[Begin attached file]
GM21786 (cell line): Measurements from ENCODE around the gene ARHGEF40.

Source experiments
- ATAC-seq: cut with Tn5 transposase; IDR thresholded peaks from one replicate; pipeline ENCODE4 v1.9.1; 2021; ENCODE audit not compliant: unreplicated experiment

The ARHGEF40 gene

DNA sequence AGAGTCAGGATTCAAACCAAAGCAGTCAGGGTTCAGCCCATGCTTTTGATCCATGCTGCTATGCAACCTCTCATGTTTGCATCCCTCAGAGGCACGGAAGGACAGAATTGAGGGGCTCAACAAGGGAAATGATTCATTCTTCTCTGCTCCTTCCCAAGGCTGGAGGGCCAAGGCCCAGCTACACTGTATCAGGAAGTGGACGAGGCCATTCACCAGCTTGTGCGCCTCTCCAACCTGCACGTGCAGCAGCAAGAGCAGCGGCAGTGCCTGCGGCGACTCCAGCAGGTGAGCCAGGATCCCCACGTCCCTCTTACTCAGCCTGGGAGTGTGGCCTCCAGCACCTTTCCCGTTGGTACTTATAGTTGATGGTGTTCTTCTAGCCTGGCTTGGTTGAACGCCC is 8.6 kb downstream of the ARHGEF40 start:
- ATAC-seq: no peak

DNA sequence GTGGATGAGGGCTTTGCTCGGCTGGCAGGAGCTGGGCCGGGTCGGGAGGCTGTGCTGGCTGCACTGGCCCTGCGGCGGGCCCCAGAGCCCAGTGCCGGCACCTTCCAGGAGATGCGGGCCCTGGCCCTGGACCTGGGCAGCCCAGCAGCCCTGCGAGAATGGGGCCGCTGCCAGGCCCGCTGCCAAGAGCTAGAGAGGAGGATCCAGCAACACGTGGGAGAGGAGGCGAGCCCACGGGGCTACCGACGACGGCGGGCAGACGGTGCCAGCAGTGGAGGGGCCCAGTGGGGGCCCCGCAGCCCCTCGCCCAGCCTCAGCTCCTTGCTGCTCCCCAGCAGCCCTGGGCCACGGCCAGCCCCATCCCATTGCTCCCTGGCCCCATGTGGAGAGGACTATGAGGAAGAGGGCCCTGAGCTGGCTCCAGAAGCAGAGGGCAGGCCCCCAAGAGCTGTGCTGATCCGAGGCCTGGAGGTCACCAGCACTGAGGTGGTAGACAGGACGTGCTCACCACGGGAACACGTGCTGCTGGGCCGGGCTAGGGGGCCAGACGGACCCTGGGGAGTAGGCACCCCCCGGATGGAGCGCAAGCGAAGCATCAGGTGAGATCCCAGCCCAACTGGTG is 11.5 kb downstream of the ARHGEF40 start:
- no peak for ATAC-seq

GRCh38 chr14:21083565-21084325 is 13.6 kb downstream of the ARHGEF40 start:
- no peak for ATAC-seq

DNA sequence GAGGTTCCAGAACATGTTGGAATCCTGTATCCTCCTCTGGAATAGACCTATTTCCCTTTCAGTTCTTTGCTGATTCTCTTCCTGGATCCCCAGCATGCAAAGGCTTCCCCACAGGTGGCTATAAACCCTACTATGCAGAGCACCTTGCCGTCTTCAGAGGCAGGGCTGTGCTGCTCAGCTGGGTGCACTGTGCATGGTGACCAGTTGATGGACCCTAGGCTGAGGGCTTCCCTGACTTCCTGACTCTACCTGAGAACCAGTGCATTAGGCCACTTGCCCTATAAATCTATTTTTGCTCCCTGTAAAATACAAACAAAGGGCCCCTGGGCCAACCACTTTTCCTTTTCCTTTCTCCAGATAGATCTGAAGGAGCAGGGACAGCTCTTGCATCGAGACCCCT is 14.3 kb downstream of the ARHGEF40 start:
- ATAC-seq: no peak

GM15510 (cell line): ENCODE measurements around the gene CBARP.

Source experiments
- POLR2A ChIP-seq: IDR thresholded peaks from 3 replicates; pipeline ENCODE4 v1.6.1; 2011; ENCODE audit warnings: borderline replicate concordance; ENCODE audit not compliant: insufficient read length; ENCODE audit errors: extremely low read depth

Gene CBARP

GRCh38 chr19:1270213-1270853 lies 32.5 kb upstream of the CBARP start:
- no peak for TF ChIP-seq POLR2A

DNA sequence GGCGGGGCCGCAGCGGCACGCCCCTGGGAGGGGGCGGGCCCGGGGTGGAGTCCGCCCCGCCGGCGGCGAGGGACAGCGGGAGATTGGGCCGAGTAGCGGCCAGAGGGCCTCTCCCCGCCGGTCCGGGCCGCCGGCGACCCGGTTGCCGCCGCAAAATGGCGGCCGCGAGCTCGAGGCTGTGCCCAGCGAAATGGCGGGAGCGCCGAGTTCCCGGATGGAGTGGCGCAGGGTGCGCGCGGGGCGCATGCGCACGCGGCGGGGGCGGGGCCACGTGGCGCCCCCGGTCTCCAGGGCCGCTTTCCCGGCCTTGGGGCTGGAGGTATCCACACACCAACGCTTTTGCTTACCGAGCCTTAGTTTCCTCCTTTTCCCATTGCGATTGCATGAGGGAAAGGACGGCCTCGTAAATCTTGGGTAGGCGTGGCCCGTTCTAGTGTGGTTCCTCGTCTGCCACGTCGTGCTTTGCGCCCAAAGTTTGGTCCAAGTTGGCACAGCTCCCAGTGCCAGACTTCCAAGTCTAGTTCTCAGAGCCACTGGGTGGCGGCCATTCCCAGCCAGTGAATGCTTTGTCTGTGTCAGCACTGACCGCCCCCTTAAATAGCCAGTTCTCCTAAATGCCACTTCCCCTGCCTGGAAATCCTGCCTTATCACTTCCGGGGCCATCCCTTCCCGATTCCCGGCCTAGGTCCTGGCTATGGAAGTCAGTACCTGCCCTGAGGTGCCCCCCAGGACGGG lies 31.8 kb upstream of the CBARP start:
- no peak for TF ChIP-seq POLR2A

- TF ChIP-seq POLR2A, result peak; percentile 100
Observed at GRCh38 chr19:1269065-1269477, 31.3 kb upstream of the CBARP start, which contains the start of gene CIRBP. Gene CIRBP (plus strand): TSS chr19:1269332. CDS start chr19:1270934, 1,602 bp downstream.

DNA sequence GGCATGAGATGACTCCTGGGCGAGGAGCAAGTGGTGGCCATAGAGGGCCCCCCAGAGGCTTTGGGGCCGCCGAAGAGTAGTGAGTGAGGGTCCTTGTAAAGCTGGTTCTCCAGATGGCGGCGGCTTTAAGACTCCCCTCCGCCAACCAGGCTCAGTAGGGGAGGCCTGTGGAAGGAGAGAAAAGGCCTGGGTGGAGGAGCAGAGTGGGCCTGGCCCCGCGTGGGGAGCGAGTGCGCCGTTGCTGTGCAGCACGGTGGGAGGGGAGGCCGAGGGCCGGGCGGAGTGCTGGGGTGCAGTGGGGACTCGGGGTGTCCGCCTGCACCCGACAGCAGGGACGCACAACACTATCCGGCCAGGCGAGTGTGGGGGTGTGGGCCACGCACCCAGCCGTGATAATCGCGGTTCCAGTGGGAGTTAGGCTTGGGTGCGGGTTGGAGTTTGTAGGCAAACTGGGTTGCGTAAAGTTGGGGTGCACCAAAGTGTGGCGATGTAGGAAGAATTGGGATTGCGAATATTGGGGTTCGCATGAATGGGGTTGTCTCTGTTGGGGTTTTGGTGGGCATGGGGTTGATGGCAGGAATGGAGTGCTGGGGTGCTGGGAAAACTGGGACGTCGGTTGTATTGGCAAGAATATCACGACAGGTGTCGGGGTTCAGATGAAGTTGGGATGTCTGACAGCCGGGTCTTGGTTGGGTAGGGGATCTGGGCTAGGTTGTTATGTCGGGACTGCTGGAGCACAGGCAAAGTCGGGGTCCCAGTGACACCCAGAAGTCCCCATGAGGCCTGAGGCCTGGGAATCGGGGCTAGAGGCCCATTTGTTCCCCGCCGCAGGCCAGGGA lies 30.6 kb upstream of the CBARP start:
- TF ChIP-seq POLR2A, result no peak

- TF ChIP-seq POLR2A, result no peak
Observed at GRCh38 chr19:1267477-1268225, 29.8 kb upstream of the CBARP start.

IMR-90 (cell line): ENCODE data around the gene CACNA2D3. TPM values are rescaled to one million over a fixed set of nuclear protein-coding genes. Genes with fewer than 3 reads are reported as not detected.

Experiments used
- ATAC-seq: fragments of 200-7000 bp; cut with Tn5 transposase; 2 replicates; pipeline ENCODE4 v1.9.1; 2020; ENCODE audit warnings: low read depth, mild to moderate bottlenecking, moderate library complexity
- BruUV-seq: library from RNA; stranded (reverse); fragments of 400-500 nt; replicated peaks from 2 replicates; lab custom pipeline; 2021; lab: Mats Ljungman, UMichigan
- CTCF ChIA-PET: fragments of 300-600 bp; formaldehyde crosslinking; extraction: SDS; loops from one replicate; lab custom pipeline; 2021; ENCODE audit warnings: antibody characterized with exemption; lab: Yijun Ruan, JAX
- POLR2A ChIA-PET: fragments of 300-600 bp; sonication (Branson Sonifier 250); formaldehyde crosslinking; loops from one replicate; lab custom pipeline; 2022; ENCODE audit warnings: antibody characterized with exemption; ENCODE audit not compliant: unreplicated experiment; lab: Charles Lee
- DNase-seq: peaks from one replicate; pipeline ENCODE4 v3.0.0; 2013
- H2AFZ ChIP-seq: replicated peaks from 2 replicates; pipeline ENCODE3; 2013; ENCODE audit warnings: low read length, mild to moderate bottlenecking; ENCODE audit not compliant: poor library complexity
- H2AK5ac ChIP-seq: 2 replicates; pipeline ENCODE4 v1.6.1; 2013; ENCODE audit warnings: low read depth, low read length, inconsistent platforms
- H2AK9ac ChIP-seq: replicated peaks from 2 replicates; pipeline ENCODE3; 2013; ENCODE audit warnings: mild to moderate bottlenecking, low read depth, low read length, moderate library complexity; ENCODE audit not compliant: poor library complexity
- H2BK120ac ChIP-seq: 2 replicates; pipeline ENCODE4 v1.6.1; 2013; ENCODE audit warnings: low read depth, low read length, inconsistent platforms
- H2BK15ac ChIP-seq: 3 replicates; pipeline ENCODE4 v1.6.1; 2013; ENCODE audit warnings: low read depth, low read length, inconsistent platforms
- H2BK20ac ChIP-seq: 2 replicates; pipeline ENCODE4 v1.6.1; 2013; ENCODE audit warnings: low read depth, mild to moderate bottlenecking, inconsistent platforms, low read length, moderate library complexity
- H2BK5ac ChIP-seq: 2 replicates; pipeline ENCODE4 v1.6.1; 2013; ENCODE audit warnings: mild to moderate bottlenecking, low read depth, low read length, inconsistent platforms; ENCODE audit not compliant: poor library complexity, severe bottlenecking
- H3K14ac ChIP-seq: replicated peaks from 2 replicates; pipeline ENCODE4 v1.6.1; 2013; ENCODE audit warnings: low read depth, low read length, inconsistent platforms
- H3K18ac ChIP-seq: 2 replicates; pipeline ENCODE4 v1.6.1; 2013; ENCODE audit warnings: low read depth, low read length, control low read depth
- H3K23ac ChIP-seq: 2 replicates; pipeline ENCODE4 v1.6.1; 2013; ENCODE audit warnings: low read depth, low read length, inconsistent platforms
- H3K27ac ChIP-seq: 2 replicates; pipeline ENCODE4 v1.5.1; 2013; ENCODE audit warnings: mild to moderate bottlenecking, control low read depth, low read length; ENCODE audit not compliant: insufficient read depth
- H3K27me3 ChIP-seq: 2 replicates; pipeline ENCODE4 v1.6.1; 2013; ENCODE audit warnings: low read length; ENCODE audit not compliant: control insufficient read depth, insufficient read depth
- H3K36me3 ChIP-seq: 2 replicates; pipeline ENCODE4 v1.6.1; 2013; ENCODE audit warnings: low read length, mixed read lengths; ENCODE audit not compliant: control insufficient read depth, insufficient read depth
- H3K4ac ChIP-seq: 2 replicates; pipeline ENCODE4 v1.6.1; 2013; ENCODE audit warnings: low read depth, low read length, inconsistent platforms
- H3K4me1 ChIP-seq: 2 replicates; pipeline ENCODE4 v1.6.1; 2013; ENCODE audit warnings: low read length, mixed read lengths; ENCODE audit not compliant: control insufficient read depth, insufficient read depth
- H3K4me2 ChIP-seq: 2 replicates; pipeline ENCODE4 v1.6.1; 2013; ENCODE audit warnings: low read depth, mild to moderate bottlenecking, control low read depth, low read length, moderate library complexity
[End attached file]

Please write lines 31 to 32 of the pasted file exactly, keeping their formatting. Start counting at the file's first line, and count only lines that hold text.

- CTCF ChIA-PET: fragments of 300-600 bp; formaldehyde crosslinking; extraction: SDS; loops from one replicate; lab custom pipeline; 2021; ENCODE audit warnings: antibody characterized with exemption; lab: Yijun Ruan, JAX
- POLR2A ChIA-PET: fragments of 300-600 bp; sonication (Branson Sonifier 250); formaldehyde crosslinking; loops from one replicate; lab custom pipeline; 2022; ENCODE audit warnings: antibody characterized with exemption; ENCODE audit not compliant: unreplicated experiment; lab: Charles Lee